HG: I’m glad you are going to speak to this, and I want us to go in depth because I find a lot of people thinking that they just need to up their intake of fruits and vegetables. They think that’s what their body needs to function best. What do you think of that?
LW: It is such a good question. I feel like in our history, in our political food history, so many food groups have been villainized but fruits and vegetables have been spared. They are widely considered fresh, vibrant and full of antioxidants and really the best food for you. Everyone can agree that fruits and vegetables are part of a healthy diet, no matter what side of the political nutrition spectrum you come from. The problem is that we overeat fruits without regard for the fact that in the body, fruit is just sugar. Our body does not have a separate biochemical energy pathway for fruit or starchy vegetables. Our body breaks them completely down into glucose. So when you fill your plate with yams, potatoes, beets, carrots, apricots or bananas, your body sees that as one big pile of sugar.
HG: Wow. That is eye-opening. I think one thing that threw us off was the food pyramid, because at the bottom were all the starchy grains, breads and pasta. Higher up, they had fruits and vegetables in a separate category. That might have added to our confusion.
LW: Absolutely, they are completely separated in everyone’s brain. They are and they should be considered separate food groups but, at the end of the day, our body does not see food in nine different food groups. It sees it as “this is fat,” “this is sugar” or “this is a protein” and that is what it breaks down to. Of course, we want to have a holistic view of food. I don’t want to look at my plate and see macronutrients. I want to see where the food came from and what animal made it. For our bodies, though, we need to avoid overloading our plate with just sugar.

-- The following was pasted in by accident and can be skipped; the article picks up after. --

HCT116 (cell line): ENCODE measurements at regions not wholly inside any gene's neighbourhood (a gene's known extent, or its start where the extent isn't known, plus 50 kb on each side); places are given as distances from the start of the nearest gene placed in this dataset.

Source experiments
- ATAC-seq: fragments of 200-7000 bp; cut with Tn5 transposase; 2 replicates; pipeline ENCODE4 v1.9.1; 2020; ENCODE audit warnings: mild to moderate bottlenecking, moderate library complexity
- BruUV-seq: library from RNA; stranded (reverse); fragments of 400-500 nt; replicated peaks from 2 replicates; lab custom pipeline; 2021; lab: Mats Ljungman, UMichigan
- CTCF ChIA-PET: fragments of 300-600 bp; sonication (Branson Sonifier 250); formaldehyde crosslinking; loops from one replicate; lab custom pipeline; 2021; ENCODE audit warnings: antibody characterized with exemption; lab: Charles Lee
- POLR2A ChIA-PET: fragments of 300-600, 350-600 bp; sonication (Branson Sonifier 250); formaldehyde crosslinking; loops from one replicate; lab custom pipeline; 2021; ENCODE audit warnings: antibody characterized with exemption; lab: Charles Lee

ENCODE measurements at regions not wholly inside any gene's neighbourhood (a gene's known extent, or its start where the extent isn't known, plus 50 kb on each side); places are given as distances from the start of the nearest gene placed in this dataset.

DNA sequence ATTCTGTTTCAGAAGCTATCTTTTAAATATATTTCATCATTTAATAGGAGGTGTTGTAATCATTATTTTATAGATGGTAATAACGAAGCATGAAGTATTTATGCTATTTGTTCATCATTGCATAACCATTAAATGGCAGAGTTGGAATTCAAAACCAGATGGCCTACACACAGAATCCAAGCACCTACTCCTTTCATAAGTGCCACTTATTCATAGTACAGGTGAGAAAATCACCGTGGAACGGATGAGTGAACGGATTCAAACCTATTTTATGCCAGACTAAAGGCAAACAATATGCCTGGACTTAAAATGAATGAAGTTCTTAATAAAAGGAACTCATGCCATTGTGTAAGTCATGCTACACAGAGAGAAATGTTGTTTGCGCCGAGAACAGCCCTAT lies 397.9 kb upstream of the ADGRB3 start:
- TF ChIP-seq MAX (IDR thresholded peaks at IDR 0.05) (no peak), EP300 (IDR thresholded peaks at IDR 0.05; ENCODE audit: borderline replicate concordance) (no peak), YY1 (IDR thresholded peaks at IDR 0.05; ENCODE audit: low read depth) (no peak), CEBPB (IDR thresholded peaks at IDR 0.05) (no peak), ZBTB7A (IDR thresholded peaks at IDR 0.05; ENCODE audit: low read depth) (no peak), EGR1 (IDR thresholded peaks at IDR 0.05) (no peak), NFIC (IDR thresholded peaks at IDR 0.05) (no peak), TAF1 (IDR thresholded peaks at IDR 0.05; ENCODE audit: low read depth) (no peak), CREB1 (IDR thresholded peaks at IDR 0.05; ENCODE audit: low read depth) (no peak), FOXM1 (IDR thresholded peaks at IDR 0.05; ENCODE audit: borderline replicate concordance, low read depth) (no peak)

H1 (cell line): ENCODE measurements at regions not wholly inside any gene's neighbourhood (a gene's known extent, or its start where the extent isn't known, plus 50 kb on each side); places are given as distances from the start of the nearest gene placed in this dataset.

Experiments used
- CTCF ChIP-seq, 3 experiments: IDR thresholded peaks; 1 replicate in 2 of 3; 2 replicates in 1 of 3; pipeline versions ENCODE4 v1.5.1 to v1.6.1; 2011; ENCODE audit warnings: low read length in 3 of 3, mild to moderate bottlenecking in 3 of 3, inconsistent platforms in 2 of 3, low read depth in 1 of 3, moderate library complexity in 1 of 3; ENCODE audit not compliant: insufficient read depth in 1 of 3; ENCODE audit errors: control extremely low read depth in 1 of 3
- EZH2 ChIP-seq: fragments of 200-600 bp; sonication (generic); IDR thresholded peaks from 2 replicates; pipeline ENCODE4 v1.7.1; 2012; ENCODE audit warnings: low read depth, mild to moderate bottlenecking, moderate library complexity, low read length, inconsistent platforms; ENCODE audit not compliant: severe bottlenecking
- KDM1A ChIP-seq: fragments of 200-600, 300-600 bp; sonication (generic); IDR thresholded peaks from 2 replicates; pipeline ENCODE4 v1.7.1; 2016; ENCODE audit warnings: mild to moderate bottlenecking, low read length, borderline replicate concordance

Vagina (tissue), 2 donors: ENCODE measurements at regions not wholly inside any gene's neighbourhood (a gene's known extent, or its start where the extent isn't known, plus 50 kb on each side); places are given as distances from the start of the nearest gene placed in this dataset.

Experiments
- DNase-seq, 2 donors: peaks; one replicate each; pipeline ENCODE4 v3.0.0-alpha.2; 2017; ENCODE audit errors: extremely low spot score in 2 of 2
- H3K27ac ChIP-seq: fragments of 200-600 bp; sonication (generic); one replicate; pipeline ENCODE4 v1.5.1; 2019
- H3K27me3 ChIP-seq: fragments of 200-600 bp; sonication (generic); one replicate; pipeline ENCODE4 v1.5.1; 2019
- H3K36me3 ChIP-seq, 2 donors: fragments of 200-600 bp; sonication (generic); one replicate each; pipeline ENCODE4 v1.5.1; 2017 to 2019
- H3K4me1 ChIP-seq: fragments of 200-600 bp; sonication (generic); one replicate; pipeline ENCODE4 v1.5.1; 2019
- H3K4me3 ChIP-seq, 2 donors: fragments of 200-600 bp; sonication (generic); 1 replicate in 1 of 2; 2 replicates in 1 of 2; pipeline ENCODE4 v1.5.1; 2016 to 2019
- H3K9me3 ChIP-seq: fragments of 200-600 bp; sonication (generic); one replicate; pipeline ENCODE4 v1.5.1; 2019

HG: Let’s say I start my day with some bananas and berries. What is happening inside my body when all that sugar is coming down the pike?
LW: When you start your day with fruit, you think you are doing the “right” thing, but at the end of the day—or unfortunately, at the beginning of your day—this is what begins the blood sugar roller coaster, particularly if you are eating all that sugar with very little fiber, protein or especially fat with it. Think of fruit juices, even fresh fruit juices. Juice is just the fruit sugar taken away from the fiber. If you want to enjoy fresh-pressed juice, make sure you’ve got some raw milk to add to it or a nice dab of raw cream, because the fat will help slow the absorption of that sugar into your bloodstream.
The reason the rate at which sugar hits the bloodstream is so important is because that is what determines how much insulin you produce, or whether your body has to overproduce insulin in response to your sugar. If you start your day with fruit juice, your blood sugar is going to increase very quickly. Your body is going to produce insulin to compensate. Then comes the sugar crash. It’s 10:00 AM and you are reaching for coffee, because you’re tired. Or you reach for a muffin to get you back up, to keep you going until lunch.
That is the sugar roller coaster. Your blood sugar increases. Most people are insulin-resistant so they have to overproduce insulin in order to get the proper effect of lowering blood sugar. And then it decreases the sugar too much.
Imagine you are in the desert in Arizona, and your air conditioner is super sensitive. Let’s say the air inside the house goes up to eighty degrees. The air conditioner kicks on, but instead of bringing it to a nice seventy degrees, it takes it to fifty degrees. Suddenly you go from being slightly uncomfortably hot to grabbing a blanket because the air conditioner is too effective. Basically what is happening in the body is that an overly reactive pancreas is overproducing insulin. We’ve got sugar coming in, and if it is coming in quickly, our body gets nervous: “Oh, there might be a lot more sugar behind it.” Even if it is just a banana, if it hits our blood sugar quickly, the body is going to overreact. You just went from eighty degrees to fifty degrees too quickly; the air conditioner kicked on too strong. The insulin you produced was too much for what you ate, and now you have low blood sugar.